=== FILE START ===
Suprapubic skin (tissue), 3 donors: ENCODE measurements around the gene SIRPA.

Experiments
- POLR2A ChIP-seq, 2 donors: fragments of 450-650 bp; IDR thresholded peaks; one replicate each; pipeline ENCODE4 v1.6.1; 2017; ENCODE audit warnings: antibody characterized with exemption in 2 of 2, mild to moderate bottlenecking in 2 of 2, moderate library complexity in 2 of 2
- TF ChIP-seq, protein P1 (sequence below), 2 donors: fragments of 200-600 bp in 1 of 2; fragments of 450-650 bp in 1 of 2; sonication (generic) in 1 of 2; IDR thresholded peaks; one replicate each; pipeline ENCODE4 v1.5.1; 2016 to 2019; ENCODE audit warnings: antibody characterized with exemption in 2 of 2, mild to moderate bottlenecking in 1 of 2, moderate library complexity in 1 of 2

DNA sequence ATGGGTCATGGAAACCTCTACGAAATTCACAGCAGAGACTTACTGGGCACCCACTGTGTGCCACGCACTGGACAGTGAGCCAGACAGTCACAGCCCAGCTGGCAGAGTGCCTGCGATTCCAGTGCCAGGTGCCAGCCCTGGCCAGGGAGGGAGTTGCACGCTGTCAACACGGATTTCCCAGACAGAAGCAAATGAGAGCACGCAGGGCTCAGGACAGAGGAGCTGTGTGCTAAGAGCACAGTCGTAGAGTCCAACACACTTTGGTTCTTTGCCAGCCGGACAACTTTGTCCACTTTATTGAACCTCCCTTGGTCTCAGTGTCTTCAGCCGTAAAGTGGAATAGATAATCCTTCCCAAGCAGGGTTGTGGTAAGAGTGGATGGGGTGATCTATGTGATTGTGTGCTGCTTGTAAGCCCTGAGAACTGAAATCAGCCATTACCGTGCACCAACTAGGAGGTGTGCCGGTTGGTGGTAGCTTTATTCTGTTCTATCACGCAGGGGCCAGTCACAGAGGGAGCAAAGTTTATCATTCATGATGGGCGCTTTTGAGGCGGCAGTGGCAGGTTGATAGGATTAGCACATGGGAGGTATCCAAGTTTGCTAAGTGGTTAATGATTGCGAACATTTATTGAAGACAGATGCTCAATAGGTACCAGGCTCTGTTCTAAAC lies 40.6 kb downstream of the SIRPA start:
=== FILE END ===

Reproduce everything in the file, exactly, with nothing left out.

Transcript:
Suprapubic skin (tissue), 3 donors: ENCODE measurements around the gene SIRPA.

Experiments
- POLR2A ChIP-seq, 2 donors: fragments of 450-650 bp; IDR thresholded peaks; one replicate each; pipeline ENCODE4 v1.6.1; 2017; ENCODE audit warnings: antibody characterized with exemption in 2 of 2, mild to moderate bottlenecking in 2 of 2, moderate library complexity in 2 of 2
- TF ChIP-seq, protein P1 (sequence below), 2 donors: fragments of 200-600 bp in 1 of 2; fragments of 450-650 bp in 1 of 2; sonication (generic) in 1 of 2; IDR thresholded peaks; one replicate each; pipeline ENCODE4 v1.5.1; 2016 to 2019; ENCODE audit warnings: antibody characterized with exemption in 2 of 2, mild to moderate bottlenecking in 1 of 2, moderate library complexity in 1 of 2

DNA sequence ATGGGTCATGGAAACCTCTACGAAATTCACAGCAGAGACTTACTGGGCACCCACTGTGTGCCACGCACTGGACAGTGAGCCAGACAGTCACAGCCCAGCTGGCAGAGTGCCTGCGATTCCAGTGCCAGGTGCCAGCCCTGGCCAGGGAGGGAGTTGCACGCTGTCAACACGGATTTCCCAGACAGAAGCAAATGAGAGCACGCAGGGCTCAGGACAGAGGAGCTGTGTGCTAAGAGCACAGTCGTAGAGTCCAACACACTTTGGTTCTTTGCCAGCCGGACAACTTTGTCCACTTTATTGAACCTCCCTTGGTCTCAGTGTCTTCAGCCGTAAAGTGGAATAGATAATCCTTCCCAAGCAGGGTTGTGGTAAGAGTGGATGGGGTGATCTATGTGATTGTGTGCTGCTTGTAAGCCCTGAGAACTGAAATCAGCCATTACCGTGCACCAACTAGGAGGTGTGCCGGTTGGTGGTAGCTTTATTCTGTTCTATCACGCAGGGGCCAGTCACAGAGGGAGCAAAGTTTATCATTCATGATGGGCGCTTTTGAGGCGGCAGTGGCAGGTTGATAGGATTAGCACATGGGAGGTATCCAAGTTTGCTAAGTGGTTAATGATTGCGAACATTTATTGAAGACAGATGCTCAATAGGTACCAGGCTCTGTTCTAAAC lies 40.6 kb downstream of the SIRPA start: